We make our way up the Lolo. Beautiful ride and we are soon off-road. Elk Meadow Road. A great road to start the journey. We exit Elk Meadow Road back on to Route 12 and look for a campsite. We stop at White Sand campground in the Clearwater National Forest. The campsite has a pond. I am caught completely off guard by the campsite arrival procedure. Iím new at this whole adventure riding and camping thing. Immediately upon dismounting from the bikes everyone has grabbed their tent and is scouting for a site for the tent. I find it almost comical, like itís some sort of competition. Who can get the best campsite?



I decide itís far easier to go to an adjacent campsite where the folks have a trailer parked. I ask if they mind if I take a spot in the campsite that is flat and seems ideal for the tent. They are gracious and helpful and offer us the entire campsite as they will be in their trailer.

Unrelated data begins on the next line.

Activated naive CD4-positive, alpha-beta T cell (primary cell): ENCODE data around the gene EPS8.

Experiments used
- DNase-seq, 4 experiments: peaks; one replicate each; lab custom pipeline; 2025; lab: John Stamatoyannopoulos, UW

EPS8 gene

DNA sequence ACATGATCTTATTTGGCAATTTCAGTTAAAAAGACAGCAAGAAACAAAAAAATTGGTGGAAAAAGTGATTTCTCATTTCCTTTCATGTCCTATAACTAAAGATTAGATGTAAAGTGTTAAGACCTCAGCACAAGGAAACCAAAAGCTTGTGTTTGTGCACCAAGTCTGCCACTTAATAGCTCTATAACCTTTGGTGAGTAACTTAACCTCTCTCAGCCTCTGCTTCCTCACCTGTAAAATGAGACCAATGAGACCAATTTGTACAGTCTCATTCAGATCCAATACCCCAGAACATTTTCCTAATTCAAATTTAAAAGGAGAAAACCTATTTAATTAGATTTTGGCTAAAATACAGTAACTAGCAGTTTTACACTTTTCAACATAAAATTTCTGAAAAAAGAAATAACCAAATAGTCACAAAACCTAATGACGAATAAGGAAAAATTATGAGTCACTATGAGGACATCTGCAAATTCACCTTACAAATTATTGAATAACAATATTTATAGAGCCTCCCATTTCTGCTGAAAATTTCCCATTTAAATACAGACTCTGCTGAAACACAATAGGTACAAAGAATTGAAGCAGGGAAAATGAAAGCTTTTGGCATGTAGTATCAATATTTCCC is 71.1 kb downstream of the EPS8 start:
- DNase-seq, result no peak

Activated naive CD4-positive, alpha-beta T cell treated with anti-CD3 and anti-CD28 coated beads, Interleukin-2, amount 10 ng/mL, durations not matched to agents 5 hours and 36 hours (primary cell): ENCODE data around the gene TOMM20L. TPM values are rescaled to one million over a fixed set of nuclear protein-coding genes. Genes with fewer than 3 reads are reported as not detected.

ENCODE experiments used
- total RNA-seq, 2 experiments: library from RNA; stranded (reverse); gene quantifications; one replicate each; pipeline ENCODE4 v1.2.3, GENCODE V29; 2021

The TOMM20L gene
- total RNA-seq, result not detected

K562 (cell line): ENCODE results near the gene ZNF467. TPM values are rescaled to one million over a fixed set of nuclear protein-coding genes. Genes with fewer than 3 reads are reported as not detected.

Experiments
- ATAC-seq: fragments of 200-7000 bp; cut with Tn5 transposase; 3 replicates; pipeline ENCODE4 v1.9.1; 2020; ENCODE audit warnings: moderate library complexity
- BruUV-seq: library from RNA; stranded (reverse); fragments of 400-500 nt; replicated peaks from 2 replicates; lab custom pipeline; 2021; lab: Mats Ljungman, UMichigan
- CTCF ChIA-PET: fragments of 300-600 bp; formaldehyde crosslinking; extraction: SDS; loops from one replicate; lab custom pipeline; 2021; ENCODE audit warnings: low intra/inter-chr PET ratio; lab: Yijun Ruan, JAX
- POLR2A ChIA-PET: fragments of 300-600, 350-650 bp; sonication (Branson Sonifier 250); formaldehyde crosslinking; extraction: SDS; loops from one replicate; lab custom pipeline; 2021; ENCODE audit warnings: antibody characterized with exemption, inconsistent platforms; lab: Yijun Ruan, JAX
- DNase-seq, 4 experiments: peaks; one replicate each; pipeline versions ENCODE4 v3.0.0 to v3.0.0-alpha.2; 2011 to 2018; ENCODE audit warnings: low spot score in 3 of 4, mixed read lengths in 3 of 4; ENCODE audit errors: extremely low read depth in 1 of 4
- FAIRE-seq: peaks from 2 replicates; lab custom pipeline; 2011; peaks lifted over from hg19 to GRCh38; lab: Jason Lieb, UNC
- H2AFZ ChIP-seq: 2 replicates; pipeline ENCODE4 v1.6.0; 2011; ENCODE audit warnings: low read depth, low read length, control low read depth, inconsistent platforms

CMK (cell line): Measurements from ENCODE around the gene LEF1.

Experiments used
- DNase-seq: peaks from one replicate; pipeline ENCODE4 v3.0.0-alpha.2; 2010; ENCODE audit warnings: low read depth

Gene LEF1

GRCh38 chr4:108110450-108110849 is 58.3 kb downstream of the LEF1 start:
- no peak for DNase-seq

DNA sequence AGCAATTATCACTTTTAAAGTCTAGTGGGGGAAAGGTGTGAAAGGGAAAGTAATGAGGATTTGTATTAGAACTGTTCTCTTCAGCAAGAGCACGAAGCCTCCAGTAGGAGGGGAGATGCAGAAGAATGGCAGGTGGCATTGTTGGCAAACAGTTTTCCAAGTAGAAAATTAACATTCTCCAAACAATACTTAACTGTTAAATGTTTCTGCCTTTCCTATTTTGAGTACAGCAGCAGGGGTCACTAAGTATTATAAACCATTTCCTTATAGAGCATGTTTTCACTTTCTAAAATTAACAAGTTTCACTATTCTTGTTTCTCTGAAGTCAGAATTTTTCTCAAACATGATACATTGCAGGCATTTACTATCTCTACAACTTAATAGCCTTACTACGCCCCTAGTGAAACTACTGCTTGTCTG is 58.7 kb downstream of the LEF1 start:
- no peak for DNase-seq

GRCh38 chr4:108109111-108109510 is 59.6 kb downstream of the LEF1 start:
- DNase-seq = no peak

There are 5 or 6 campsites in this little park. Behind the park is a beautiful stream with rocks and stones.



The opposite bank is heavily forested. There is a pond adjacent where many of the campers are fly fishing. Weíre not sure of the fire restrictions in the campsite so we poll the neighbors. Everyone agrees we can have a fire in the fire ring.

Everyone has their tents setup within 10 feet or so of each other. Iím 40 yards away in the adjacent campsite. Feels kinda bit strange but no one comments. As it turns out this will be a good thing. I wake up a couple of times during the night and hear what sounds like snoring. I canít imagine what it is. In the morning when we wake up we find Tim out of his tent, in his sleeping bag near the campsite table. Joe hasnít slept all night. Jim is complaining of the noise. Turns out DK snores ďlike a locomotiveĒ and has kept the others awake much of the night. Lucky me, Iím 40 yards away and donít hear much.

After the tents are up Tim sets up the shower, a clothesline and the bear bag, breaks out a portable sink. Tim is definitely Professor Gadget. We start a fire and Duane starts the spaghetti dinner. Weíve got some ground meat, sauce and the spaghetti. It turns out great. This will be the least impressive meal of our journey.